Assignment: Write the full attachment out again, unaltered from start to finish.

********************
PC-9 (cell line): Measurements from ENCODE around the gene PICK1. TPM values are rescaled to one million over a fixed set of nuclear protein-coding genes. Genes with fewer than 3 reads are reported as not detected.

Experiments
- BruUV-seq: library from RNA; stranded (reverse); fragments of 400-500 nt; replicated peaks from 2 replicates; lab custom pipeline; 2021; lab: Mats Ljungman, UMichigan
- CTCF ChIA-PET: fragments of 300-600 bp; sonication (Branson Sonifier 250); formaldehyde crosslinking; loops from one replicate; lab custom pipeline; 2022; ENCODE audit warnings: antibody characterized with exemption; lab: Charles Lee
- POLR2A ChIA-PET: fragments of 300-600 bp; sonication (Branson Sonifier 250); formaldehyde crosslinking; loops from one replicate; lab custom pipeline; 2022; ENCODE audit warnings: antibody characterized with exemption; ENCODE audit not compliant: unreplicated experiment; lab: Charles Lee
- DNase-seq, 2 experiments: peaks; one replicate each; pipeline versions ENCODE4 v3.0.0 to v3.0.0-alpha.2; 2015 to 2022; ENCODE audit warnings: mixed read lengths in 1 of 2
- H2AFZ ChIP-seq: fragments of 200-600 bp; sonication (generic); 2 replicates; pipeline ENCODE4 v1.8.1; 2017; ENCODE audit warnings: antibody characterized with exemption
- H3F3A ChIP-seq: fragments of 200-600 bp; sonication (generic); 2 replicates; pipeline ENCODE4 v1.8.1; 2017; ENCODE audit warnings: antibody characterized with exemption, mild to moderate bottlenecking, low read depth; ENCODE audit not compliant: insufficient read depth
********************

PC-9 (cell line): Measurements from ENCODE around the gene PICK1. TPM values are rescaled to one million over a fixed set of nuclear protein-coding genes. Genes with fewer than 3 reads are reported as not detected.

Experiments
- BruUV-seq: library from RNA; stranded (reverse); fragments of 400-500 nt; replicated peaks from 2 replicates; lab custom pipeline; 2021; lab: Mats Ljungman, UMichigan
- CTCF ChIA-PET: fragments of 300-600 bp; sonication (Branson Sonifier 250); formaldehyde crosslinking; loops from one replicate; lab custom pipeline; 2022; ENCODE audit warnings: antibody characterized with exemption; lab: Charles Lee
- POLR2A ChIA-PET: fragments of 300-600 bp; sonication (Branson Sonifier 250); formaldehyde crosslinking; loops from one replicate; lab custom pipeline; 2022; ENCODE audit warnings: antibody characterized with exemption; ENCODE audit not compliant: unreplicated experiment; lab: Charles Lee
- DNase-seq, 2 experiments: peaks; one replicate each; pipeline versions ENCODE4 v3.0.0 to v3.0.0-alpha.2; 2015 to 2022; ENCODE audit warnings: mixed read lengths in 1 of 2
- H2AFZ ChIP-seq: fragments of 200-600 bp; sonication (generic); 2 replicates; pipeline ENCODE4 v1.8.1; 2017; ENCODE audit warnings: antibody characterized with exemption
- H3F3A ChIP-seq: fragments of 200-600 bp; sonication (generic); 2 replicates; pipeline ENCODE4 v1.8.1; 2017; ENCODE audit warnings: antibody characterized with exemption, mild to moderate bottlenecking, low read depth; ENCODE audit not compliant: insufficient read depth